Rwandan politician and prime minister is a Hutu who came of age under Belgian colonial rule Gitera was educated in a Catholic seminary which had been established by the Belgian colonial powers The institutions of colonialism and the Catholic Church had both favored Tutsi supremacy for most of Gitera s life which contributed to his ideological development and his determined focus on revolution and reform by the late 1950s Gitera was a businessman who went on to create a political party which was ostensibly based on class interests as opposed to the principles of ethnicity but nevertheless attracted only Hutu members He challenged the privileges that Tutsi held and demanded independence for Rwanda during the 1950s Gitera was attempting to appeal to all Rwandans regardless of ethnicity by using nationalist ideology to create a movement against the colonial powers and church influence both of which were supportive of the Tutsi ...
twice prime minister of the newly independent Burundi in 1963 and 1965, was born in the northeast of the country on 11 November 1932 to a Hutu family of the Bashubi clan. His father dead, he was raised by his mother, who enrolled him at the primary school in Kanyinya, one of the oldest Catholic missions. He then entered the seminary in Mugera at the beginning of the 1950s before following higher studies at the Lovanium University (in Kinshasa), which he completed in 1959 with a license in political and administrative sciences.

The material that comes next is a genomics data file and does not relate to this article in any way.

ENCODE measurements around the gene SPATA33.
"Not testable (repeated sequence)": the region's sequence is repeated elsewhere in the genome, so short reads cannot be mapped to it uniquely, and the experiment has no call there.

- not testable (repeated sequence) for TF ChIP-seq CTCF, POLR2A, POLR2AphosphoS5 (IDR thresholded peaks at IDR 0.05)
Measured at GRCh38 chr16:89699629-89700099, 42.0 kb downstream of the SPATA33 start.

Noted for his intelligence, in 1959 Ngendandumwe was named assistant administrator of the Kitega and then of the Kayanza territory He was the first Burundian to occupy such a post of responsibility On 14 January he married Thérèse Nyanjwenge with whom he had four daughters On the following 28 September he entered the first nationalist government ...